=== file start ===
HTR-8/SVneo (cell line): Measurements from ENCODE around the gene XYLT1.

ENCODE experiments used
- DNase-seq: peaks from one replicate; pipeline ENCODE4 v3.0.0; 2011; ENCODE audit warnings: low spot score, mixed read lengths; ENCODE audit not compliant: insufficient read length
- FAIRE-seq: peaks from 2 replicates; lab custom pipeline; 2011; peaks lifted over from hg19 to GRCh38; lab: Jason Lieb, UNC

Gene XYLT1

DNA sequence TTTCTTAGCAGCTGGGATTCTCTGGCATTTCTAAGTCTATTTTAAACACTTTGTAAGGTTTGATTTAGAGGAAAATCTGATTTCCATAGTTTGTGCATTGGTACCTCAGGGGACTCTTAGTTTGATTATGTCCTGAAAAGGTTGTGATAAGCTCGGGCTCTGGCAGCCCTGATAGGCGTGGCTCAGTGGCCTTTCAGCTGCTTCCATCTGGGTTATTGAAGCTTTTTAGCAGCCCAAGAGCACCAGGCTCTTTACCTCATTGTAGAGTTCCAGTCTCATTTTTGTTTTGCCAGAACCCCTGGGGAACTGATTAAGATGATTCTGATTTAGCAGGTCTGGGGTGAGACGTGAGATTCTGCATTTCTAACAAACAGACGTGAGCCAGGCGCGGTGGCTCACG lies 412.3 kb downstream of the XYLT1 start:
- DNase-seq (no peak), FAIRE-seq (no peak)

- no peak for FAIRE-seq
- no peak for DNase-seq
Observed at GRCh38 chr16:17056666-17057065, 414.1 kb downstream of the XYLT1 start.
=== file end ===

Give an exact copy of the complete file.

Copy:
HTR-8/SVneo (cell line): Measurements from ENCODE around the gene XYLT1.

ENCODE experiments used
- DNase-seq: peaks from one replicate; pipeline ENCODE4 v3.0.0; 2011; ENCODE audit warnings: low spot score, mixed read lengths; ENCODE audit not compliant: insufficient read length
- FAIRE-seq: peaks from 2 replicates; lab custom pipeline; 2011; peaks lifted over from hg19 to GRCh38; lab: Jason Lieb, UNC

Gene XYLT1

DNA sequence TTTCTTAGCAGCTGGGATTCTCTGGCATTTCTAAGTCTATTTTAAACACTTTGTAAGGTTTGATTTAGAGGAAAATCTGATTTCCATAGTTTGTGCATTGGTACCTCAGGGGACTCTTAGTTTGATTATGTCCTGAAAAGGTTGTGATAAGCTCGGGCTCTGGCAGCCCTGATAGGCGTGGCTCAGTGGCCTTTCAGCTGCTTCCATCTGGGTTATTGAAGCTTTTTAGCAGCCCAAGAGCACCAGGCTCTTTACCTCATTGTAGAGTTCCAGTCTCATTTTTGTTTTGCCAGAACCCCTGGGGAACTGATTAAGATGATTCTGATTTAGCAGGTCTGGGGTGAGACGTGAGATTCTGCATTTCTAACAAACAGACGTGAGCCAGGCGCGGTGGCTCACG lies 412.3 kb downstream of the XYLT1 start:
- DNase-seq (no peak), FAIRE-seq (no peak)

- no peak for FAIRE-seq
- no peak for DNase-seq
Observed at GRCh38 chr16:17056666-17057065, 414.1 kb downstream of the XYLT1 start.